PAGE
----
Replacing Obamacare Should Begin with the States
We are now into the eighth year of Republicans beating the anti-Obamacare drum. Yet in 2017, with the White House, the House and the Senate under GOP control, the possibility of eliminating the Affordable Care Act is real. Already, several ideas that repeal — some of which also replace — the ACA have been put forward by legislators.
The reality, however, is that wholesale repeal without a substantive replacement plan may not be the best approach. Fortunately, the ACA contains within itself a basic framework for altering the law and identifying what works best. Recent proposed legislation builds on this possibility and represents one of the most interesting policy ideas in recent memory.
To understand this framework, it's important to understand how much the ACA relies on states and other local actors, including hospitals, to carry out its directives. State Innovation Waivers (also known as 1332 waivers) are particularly strong examples of the ACA's hidden federalism. These waivers permit states to waive various parts of the law, including the individual and employer mandates, the law's subsidy structure, and the exchanges themselves. In turn, states would receive the waived funding as a block grant and can develop a different set of regulations and rules of the road, so long as they provide equivalent protection to beneficiaries, cover at least as many people as the ACA, and remain deficit neutral.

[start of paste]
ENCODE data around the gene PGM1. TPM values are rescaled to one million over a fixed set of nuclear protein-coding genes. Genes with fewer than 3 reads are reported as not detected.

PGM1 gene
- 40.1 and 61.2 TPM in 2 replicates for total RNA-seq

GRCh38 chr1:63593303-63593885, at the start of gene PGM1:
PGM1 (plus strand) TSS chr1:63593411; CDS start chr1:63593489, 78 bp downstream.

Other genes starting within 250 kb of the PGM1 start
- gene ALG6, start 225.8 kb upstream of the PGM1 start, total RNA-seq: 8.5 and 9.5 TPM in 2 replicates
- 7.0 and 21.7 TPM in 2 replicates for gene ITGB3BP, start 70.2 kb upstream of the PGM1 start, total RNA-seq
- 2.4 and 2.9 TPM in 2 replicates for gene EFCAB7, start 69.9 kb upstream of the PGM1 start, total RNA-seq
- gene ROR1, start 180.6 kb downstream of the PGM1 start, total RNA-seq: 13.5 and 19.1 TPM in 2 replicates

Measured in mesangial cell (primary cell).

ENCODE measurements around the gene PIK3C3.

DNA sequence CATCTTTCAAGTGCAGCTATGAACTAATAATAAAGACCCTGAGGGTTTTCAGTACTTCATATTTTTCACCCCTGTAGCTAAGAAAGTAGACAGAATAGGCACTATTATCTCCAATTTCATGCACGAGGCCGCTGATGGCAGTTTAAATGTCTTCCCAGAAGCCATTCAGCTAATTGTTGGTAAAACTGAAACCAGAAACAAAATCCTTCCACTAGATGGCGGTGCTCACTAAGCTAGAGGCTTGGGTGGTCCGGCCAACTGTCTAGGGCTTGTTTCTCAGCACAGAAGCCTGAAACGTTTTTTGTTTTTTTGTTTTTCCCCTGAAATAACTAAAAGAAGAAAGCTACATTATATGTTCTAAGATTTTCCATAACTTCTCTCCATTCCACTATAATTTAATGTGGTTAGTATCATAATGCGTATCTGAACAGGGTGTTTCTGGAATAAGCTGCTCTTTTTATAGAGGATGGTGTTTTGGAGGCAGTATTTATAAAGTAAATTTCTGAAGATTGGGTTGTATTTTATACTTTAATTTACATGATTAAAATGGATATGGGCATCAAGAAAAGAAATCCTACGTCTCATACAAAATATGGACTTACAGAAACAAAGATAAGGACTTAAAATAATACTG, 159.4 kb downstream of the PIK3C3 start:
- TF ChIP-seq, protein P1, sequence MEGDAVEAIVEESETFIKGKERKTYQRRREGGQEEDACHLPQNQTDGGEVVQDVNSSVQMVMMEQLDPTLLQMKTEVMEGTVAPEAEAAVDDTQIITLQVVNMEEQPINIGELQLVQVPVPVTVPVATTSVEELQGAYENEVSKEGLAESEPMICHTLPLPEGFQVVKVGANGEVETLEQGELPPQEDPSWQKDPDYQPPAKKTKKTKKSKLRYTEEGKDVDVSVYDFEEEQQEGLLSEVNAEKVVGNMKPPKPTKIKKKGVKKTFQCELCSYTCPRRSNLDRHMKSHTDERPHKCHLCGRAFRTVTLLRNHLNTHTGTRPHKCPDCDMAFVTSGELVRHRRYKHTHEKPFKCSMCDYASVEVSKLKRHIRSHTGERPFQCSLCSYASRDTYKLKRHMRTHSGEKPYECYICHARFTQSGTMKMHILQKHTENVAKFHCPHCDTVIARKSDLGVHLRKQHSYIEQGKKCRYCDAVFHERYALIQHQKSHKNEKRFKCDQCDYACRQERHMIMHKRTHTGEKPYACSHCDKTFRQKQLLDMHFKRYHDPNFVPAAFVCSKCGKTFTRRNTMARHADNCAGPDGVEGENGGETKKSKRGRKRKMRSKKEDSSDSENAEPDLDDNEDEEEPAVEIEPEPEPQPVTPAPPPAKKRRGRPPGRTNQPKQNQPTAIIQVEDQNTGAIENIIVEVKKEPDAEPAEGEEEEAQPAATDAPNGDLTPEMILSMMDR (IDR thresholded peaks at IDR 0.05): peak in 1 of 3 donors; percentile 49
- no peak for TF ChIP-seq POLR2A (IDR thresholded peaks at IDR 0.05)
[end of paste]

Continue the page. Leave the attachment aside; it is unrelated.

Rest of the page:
Additionally, the law established a process by which to submit both 1332 waivers and Medicaid waivers together, suggesting the administration would evaluate the effects of both waivers simultaneously.
These waivers weren't perfect. Indeed, there were many parts of the ACA that couldn't be waived, such as the law's restrictions on insurance premium variation and various employer-market changes. But the Obama administration made 1,332 waivers even less attractive by amending prior guidance to deficit neutrality provisions, requiring that it be evaluated in a silo — meaning, that if a state wanted to spend more money on its Medicaid population and less on its privately insured population, the proposal would not pass muster.
This, of course, makes little sense. The federal government should be agnostic about...
Yevgeniy Feyman is an adjunct fellow at the Manhattan Institute and a senior research assistant at the Department of Health Policy and Management at the Harvard School of Public Health. Previously, he was MI's deputy director of health policy. Follow him on Twitter here.
This piece originally appeared in Washington Examiner